With Reuters and Neta Yacoby

J.P. Morgan and Kaufman Bros. today joined Goldman Sachs in downgrading Israeli information-security company Check Point Software Technologies (Nasdaq:CHKP).

J.P. Morgan cut the ratings of several information technology security firms on Tuesday, due to an expectation that June-quarter earnings will not surprise on the upside. One was Check Point, cut from Buy to Market Perform.

Other companies J.P. reduced from Buy to Market Perform were Macrovision Corp. (Nasdaq:MVSN) and Netegrity (Nasdaq:NETE). SonicWALL (Nasdaq:SNWL) was downgraded to Market Performer from Long-Term Buy.

In a research note, J.P. Morgan analyst Sterling Auty said "security remains the top IT priority, but just like in March that is not enough to drive results. Should see mixed a mixed bag with few relative strong areas (and) a lot of sluggishness."

The firm also lowered its earnings estimates on several companies in the sector and said it expects many of these companies to issue pre-announcements soon.

The weakness in technology spending has also found its way into the security sector, Morgan said.

"Over the last 12-18 months, the IT security industry, initially less affected by the recession compared to other areas within the tech sector, has experienced the tighter IT spending environment," the firm said in its research note.

Kaufman Bros. related to statements from Check Point manager Gil Shwed a month ago, saying that April and May had met expectations, but that it was too soon to say the same for June. Traditionally the final month of each quarter has brought the most income, but Kaufman's analyst points out that the slowdown has persisted, hence the chances of disappointment are reasonable.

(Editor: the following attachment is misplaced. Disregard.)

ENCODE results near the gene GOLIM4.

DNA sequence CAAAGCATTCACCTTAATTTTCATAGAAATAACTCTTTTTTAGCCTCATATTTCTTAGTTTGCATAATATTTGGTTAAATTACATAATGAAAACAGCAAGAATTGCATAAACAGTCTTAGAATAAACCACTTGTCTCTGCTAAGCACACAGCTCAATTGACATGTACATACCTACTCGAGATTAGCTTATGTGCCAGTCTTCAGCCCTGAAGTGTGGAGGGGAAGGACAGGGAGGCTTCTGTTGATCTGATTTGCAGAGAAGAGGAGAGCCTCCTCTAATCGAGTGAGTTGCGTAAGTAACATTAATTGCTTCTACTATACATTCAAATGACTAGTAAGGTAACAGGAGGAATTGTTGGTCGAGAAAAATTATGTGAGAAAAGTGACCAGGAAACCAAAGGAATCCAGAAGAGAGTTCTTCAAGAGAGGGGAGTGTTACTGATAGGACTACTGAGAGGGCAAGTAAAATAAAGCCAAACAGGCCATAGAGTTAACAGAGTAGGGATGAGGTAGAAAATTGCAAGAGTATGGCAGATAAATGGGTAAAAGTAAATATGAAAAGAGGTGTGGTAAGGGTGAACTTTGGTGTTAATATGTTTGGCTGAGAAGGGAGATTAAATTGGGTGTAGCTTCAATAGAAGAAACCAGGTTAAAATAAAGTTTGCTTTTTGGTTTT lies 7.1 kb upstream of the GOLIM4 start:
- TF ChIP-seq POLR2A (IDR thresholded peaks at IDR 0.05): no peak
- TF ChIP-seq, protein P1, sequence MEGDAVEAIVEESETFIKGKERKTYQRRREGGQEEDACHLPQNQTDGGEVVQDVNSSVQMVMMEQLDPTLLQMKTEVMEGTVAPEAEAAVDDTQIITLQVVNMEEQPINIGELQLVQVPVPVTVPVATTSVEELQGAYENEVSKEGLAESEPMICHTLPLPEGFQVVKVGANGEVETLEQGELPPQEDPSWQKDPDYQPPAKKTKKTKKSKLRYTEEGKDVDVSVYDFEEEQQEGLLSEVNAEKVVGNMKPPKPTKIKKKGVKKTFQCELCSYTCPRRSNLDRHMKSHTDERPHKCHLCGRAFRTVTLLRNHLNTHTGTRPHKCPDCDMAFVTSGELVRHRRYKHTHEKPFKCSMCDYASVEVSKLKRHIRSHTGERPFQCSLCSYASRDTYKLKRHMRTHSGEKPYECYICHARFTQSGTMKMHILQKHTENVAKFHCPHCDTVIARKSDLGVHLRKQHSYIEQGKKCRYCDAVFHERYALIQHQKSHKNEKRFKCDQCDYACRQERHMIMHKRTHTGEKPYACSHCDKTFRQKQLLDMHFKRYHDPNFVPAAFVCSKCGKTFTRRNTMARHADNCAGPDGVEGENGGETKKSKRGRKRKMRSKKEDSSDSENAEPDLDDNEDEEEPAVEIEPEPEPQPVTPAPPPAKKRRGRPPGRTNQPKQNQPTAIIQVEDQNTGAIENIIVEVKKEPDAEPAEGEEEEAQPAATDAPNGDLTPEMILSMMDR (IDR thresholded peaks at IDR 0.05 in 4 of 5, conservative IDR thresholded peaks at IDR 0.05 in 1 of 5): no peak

Most investment banks seem to feel that even if Check Point meets expectations this quarter, it will falter in the quarters to come as the IT spending crunch continues. The third quarter is usually a weak one in any case because of summer holidays.

Check Point stock has lost 70% of its value but it isn't attractive enough to buy yet, the Kaufman Bros. analyst wrote: the rally has not arrived, and even if some buds are showing it isn't enough to boost the company's second quarter results.

Price pressure and eroding profit margins will persist for the time being, Kaufman Bros. concludes. Despite Check Point's claim that it doesn't feel price pressure, competition with NetScreen and Cisco has to be taking its toll, the analyst writes.

Its updated forecast is for second-quarter revenues of $109.3 million, the lower end of the company's guidance. The analyst sees the company netting 25 cents per share, one cent below Check Point's own forecast.

Kaufman Bros. sees Check Point ending 2002 on $450.9 million revenues, down 15% from 2001, and netting $1.04 per share, compared with $1.24 in 2001.

For 2002 Kaufman Bros. sees Check Point making $562.6 million revenues, and earning $1.21 per share.